Where are we going?

November 4, 2018


Scott Henry

I saw something interesting yesterday. A little scenario that played out in front of my eyes that I may have been the only witness to, but extremely educational for me. If I have your interest, then stop where you are. . .for one minute. It's important.


Stopped yet? I'll wait.


A crowded downtown. Traffic. Pedestrians. A Saturday farmers market in small town Oregon. Nice weather in between rainstorms, and being taken advantage of by everyone. I'm heading into an old, Main Street America part of downtown, and the traffic light just ahead of me yellowed as I came in over a bridge off of Highway 20. As I slowed to stop before the crosswalk, this is what I saw. . .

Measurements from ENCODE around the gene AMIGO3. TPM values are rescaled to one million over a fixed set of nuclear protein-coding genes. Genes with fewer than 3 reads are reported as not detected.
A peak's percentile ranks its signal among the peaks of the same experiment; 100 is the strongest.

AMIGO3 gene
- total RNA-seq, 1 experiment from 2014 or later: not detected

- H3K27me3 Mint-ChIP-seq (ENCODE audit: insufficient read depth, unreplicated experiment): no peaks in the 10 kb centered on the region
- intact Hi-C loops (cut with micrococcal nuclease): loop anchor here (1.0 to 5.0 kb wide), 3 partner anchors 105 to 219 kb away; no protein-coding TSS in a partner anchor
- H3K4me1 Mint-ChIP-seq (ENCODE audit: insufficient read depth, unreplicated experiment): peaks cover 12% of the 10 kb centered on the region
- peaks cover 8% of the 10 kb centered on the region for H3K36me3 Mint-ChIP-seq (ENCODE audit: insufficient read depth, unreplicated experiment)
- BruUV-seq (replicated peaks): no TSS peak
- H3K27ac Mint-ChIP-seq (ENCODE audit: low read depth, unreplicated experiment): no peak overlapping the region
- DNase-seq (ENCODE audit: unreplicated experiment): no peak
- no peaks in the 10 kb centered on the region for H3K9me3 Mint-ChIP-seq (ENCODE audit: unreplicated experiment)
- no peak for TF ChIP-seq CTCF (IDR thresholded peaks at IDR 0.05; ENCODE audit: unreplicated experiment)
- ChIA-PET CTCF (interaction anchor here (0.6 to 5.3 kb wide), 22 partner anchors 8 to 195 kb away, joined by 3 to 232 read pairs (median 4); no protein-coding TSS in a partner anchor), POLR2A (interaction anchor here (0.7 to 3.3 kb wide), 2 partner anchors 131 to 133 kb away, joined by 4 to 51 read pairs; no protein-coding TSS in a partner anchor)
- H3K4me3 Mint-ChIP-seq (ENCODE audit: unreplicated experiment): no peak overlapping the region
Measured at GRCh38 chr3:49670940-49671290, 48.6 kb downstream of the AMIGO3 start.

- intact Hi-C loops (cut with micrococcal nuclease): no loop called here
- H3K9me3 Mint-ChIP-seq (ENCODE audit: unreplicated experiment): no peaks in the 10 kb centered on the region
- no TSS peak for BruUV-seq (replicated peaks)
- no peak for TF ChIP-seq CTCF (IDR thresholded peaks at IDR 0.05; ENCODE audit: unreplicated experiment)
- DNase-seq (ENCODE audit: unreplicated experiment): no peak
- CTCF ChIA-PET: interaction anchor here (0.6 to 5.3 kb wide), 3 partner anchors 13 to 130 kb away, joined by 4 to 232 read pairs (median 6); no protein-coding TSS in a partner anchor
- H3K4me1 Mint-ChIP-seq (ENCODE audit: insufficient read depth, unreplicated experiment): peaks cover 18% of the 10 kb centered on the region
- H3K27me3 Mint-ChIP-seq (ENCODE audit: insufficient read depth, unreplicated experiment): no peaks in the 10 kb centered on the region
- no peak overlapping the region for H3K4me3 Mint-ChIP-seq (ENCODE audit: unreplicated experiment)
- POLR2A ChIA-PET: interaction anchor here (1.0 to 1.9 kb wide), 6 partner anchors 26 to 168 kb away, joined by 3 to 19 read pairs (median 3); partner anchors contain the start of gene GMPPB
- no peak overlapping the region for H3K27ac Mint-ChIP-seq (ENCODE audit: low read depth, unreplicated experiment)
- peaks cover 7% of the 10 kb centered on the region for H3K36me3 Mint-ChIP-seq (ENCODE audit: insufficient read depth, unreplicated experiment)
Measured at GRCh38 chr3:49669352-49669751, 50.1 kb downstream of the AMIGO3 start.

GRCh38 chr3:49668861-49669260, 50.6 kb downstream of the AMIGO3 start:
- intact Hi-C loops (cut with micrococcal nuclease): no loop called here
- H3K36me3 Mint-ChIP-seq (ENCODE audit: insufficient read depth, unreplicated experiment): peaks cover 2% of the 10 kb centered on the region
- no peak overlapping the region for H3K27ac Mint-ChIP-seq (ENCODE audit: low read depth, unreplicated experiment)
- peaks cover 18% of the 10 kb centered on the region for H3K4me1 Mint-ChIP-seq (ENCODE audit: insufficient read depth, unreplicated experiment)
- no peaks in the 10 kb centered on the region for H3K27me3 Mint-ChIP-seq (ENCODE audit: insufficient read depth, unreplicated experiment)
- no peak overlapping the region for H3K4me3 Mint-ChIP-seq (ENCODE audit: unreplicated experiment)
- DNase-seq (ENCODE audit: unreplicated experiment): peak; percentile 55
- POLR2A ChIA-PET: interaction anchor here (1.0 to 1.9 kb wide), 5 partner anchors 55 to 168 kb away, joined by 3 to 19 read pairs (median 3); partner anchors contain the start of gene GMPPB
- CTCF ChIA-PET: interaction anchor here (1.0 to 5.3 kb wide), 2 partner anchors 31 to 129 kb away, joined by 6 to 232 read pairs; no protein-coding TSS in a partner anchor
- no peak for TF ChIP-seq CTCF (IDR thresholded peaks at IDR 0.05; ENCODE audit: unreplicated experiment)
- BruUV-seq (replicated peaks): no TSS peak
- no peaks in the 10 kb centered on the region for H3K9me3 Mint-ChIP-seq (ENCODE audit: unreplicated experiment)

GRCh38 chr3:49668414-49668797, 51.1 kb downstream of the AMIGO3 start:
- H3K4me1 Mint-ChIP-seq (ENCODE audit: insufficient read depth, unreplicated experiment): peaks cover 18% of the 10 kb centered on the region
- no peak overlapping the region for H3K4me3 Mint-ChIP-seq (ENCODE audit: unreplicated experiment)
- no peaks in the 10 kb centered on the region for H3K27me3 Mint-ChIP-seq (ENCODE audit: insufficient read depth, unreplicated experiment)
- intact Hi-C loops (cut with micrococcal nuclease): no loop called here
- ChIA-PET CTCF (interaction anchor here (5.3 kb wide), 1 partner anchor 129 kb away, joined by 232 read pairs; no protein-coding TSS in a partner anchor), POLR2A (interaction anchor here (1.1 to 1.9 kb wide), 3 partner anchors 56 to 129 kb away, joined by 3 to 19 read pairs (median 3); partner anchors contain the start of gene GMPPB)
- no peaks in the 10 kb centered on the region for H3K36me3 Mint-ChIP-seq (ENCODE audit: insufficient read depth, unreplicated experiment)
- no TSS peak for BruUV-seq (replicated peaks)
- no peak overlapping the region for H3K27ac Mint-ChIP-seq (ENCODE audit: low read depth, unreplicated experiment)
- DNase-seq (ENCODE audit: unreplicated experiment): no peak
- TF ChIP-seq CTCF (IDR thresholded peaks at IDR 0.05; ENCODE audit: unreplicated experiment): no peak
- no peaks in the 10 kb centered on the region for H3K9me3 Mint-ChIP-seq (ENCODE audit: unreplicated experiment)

A family of four. Mom. Dad. A girl, maybe 12, and a boy, 10 or so. Approaching the crosswalk in front of me. . .all with their phones in front of their face. Mom stopped about 3 feet from the street, and looked around bewildered. . .not knowing where she was, or where they were supposed to go. Dad noticed her stopping, and looked away from his sports scores to find out what was going to happen next. The boy stepped into the street, right in front of me.


They say that girls mature faster than boys, and women have a better ability to multi-task. This twelve year old sister was the only one cognizant enough to grab her brother's arm, and pull him back to the corner. . .before returning back to her chat thread. The boy didn't even blink before heading back to Fruit Ninja. . .


Any day that I learn something is a good day. Anything noteworthy that I learn, I try to share.